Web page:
Ryder Cup captain Jose Maria Olazabal Rules Out 2014 Return As Captain


Ryder Cup captain Jose Maria Olazabal Rules Out 2014 Return As Captain
    Olazabal Rules Out 2014 Return As Captain
    
    Victorious Spaniard says leading the European team was "torture". Europe's winning Ryder Cup captain Jose Maria Olazabal says he does not plan to captain the side at Gleneagles in 2014.
    
    The Spaniard led his European team to an incredible victory at Medinah, Chicago, coming back from 10-4 down to beat the United States by 14½ points to 13½.
    
    He said being captain was "difficult, in a way it's torture".
    
    Olazabal insists there are plenty of other deserving candidates to lead the team at Gleneagles in two years.
    
    When asked about continuing as captain he said: "I can assure you that's going to be a no, period.
    
    "There are a lot of players who should have the opportunity to be in my spot.
    
    "It would be unfair of me to just name one for the next Ryder Cup. All of them deserve that position."
    
    Ireland's Paul McGinley, one of Olazabal's vice-captains at Medinah, is the bookmakers' favourite to succeed him. The European Tour's tournament committee are expected to make a decision in January.
    
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    The Ryder Cup (officially the Ryder Cup Matches) is a biennial golf competition between teams from Europe and the United States. The competition, which is jointly administered by the PGA of America and the PGA European Tour, is contested every two years with the venue alternating between courses in the USA and Europe. It began following an exhibition match in 1926 between a team comprising American professionals against a similar one drawn from the British PGA on the East Course at Wentworth Club, in Surrey, England. The Ryder Cup is named after the English entrepreneur Samuel Ryder who originally donated the trophy.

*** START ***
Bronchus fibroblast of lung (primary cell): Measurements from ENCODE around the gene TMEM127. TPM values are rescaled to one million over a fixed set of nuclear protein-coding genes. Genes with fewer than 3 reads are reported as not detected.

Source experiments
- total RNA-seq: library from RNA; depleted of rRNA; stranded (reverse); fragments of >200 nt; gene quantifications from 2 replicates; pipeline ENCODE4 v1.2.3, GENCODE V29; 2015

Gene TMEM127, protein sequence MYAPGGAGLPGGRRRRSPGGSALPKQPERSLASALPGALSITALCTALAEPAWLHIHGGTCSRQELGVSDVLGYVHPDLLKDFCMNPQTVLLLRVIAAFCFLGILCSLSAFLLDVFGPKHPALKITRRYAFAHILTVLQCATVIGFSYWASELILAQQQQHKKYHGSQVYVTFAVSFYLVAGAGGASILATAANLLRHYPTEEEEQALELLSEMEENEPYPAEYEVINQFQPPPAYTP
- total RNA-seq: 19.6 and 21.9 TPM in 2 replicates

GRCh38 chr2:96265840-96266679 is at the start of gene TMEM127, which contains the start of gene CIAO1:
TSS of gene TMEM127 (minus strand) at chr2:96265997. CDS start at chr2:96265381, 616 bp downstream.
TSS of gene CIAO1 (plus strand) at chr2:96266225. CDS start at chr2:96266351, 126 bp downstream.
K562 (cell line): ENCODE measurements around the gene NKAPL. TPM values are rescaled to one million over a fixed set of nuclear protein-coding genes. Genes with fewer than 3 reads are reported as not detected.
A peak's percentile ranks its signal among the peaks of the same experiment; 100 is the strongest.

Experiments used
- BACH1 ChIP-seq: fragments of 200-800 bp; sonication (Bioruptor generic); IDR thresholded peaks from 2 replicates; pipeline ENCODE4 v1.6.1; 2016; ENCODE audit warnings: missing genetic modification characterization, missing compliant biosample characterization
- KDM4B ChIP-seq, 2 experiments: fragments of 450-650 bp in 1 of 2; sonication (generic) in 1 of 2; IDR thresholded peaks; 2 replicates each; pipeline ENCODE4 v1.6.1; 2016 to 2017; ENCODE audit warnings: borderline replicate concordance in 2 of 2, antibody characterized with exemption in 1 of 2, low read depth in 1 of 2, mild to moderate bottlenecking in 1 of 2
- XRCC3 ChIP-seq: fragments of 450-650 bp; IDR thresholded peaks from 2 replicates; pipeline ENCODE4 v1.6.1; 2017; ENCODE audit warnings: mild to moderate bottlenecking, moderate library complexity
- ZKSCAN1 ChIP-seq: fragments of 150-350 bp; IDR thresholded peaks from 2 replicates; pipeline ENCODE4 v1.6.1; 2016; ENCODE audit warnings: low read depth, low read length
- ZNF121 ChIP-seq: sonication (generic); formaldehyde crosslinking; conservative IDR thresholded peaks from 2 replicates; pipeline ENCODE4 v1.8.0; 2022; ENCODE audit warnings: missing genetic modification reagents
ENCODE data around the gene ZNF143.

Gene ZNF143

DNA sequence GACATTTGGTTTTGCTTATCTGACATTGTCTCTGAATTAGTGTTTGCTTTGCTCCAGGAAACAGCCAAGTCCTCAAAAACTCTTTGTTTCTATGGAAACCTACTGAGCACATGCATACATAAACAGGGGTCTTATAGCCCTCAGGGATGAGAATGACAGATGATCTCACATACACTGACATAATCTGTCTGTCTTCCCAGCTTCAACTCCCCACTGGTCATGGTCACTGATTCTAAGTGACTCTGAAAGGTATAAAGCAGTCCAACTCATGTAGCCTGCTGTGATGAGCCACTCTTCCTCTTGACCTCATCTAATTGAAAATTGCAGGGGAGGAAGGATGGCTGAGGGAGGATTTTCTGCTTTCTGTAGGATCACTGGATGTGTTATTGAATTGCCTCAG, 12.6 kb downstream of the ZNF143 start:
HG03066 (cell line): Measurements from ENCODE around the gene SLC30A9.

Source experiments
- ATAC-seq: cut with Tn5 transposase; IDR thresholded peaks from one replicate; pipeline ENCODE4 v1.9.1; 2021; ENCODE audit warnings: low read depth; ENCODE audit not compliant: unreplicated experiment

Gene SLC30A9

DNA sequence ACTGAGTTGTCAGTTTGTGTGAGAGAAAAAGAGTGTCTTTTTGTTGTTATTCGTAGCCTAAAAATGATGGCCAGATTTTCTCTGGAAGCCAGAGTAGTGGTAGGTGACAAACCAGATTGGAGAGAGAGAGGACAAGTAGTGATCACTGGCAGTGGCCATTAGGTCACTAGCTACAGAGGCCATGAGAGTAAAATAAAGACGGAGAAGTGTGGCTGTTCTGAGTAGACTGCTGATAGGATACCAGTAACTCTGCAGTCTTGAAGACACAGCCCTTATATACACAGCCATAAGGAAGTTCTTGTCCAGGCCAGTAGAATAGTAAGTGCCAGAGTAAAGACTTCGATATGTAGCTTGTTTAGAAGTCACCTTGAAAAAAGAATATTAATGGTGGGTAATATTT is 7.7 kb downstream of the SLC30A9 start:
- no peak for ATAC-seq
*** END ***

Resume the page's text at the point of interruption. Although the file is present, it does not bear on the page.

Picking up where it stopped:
The first official Ryder Cup took place in 1927 at Worcester Country Club, in Massachusetts, USA. These early matches between the United States and Great Britain remained fairly even. It was not until the competition's resumption after the Second World War that repeated American dominance led to a decision, initiated by Jack Nicklaus, to extend the representation to continental Europe from 1979. [1] The Republic of Ireland was officially included in the British team of 1973. While other Irish players had competed since 1953 and Northern Irish players since 1947.[2]
    The inclusion of Europe was partly prompted by the success of a new generation of Spanish golfers, led by Seve Ballesteros and Antonio Garrido. Since 1979, Europe has won nine times outright and retained the Cup once by tying, with seven American wins over this period. Europe has won seven of the last nine matches and has not lost in Europe since 1993. Team Europe has included players from Belgium, Denmark, France, Germany, Italy, and Sweden. The Ryder Cup, and its counterpart the Presidents Cup, remain exceptions within the world of professional sports because all participants receive no prize money despite them being high-profile events that bring in tens of millions of dollars in television and sponsorship revenue. [3]
    
    The most recent Ryder Cup took place from September 28--30, 2012, at Medinah Country Club, in Illinois, USA. The winner was Europe by a score of 14½ points to 13½ having overturned a four-point deficit going into the final day's play. The next Ryder Cup will be held at the Gleneagles Hotel in Perth & Kinross, Scotland, in 2014.

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